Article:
MGM Resorts Cancels August Entertainment Events, Related Staff to Be ‘Separated’ From Company
Posted on: July 27, 2020, 11:49h.
Last updated on: July 27, 2020, 02:52h.
With coronavirus cases flaring up across the country, MGM Resorts International said it will not restart live entertainment events prior to Aug. 31.
The news was originally reported earlier today by the Vital Vegas blog, which obtained a copy of a letter penned by George Kilavkoff, president of entertainment & sports at MGM Resorts, to employees.
“When our properties closed in March, we were hopeful that our closure would be brief, and we would soon be back to entertaining our guests,” writes Kilavkoff.
Based on the health date we now have, we do not believe it will be safe to restart shows prior to August 31, 2020. As a result, we will be canceling the remainder of our August performances,” he continued.
The letter doesn’t mention specific cities or venues where concerts and shows will be canceled. It emerges just days after the operator instituted a mandatory mask policy at all of its domestic gaming properties.
Last Friday, the Bellagio operator announced that it will require masks for all guests and visitors inside public spaces at every MGM Resorts properties in the US. The Mandalay Bay operator added it’s “clear that the coronavirus still presents a significant public health threat, and masks have proven to be one of the best ways to curtail the spread.”
Expect Headcount Reductions
Operating at limited capacity following reopenings, gaming companies are scrambling to contend with a “new normal” that includes fewer visitors and limited amenities.
Due to still slack demand and regulations governing the availability of gaming machines, tables, entertainment, and restaurants, some operators are turning to lower staff counts to more efficiently do business in the current climate.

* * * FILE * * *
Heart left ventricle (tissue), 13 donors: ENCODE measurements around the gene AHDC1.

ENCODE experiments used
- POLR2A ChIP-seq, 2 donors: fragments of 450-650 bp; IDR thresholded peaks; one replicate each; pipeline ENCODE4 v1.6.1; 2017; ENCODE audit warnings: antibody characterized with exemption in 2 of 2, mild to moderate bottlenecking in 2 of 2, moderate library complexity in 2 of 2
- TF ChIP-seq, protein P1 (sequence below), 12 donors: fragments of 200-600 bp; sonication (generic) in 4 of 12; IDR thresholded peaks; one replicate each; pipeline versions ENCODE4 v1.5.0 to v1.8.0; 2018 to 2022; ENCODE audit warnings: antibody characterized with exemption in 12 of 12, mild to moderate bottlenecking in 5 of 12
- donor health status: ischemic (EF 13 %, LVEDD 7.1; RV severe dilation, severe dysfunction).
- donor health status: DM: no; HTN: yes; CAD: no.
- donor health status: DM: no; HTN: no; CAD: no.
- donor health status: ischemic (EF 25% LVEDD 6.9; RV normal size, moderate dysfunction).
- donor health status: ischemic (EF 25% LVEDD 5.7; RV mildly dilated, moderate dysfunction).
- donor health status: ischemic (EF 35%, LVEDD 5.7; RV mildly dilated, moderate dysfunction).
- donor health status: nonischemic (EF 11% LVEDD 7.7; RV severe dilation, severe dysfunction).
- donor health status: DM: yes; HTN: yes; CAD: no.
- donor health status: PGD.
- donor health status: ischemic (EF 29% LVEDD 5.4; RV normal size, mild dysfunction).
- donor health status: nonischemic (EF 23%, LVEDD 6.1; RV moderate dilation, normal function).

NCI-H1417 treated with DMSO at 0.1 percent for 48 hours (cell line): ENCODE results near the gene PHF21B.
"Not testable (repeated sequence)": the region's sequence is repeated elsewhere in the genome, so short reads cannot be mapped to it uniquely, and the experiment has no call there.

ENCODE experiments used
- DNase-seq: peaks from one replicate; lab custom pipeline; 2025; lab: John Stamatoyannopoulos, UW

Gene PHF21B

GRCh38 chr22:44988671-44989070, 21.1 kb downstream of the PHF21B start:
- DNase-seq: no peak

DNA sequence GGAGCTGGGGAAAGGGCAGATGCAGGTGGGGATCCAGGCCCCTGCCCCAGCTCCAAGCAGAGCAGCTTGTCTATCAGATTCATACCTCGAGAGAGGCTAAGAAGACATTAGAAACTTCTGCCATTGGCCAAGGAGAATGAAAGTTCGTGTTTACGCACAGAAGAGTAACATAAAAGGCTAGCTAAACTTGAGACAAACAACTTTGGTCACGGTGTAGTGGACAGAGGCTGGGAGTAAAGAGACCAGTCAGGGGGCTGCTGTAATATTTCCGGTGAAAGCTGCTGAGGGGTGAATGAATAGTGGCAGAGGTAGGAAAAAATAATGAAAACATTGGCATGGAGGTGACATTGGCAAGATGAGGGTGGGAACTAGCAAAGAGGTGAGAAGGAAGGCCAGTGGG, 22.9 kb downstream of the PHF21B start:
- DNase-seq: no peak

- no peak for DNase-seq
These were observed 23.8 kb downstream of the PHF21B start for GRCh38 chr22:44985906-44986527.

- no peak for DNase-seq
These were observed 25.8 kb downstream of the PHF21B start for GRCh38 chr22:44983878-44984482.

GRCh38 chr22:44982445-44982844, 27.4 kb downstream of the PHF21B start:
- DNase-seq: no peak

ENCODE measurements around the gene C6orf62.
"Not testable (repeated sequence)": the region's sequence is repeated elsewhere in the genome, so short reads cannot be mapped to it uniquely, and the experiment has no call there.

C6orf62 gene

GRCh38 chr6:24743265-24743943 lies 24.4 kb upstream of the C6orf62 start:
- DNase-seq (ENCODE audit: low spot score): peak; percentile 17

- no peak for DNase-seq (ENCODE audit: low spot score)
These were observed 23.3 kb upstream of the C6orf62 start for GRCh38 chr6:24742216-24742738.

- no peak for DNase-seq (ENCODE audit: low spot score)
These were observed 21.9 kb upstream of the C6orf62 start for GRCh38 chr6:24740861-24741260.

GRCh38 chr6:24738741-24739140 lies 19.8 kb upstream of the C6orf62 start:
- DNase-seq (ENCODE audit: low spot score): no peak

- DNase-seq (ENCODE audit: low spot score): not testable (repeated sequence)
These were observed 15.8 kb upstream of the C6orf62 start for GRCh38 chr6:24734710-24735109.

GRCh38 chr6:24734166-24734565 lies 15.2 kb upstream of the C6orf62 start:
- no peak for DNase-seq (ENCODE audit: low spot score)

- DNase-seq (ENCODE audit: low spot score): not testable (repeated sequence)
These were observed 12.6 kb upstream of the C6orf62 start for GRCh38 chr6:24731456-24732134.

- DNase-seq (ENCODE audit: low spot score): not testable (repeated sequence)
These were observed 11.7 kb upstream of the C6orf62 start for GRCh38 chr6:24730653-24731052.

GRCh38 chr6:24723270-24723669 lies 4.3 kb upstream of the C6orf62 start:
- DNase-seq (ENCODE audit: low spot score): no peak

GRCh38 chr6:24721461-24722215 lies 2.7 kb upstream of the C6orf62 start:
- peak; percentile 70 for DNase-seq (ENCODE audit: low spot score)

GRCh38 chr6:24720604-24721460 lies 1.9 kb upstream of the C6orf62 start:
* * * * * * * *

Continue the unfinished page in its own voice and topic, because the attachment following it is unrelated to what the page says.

In the letter to employees, Kilavkoff notes that MGM staffers that aren’t recalled on or before Aug. 31 “will be separated from the company on that date,” adding that it now appears as though that directive will apply to a “large majority” of staffers in the entertainment and sports division.
Reduced staff count attributable to gaming companies comes at a time when states with deep ties to the industry are still contending with high unemployment. In June, Nevada had a jobless rate of 15 percent, while New Jersey’s was 16.6 percent, according to the Bureau of Labor Statistics (BLS).
MGM is the largest employer in the Silver State and the biggest operator on the Las Vegas Strip. Its Borgata on the Atlantic City Boardwalk is the top-grossing integrated resort in the Garden State.
More Bad News
MGM’s decision to do away with August concerts and shows comes just days after a poll conducted by research firm Macquarie confirms that many travelers are skittish about returning to Las Vegas until a coronavirus vaccine comes to market.
Compounding the woes for Strip operators is that, prior to the pandemic, non-gaming amenities, be it food and beverage or entertainment, were areas of growth for gaming companies. The Macquarie survey notes that in 2019, beverage, food, hotel rooms, shows, and other non-gaming sources accounted for roughly two-thirds of revenue generated in Sin City.
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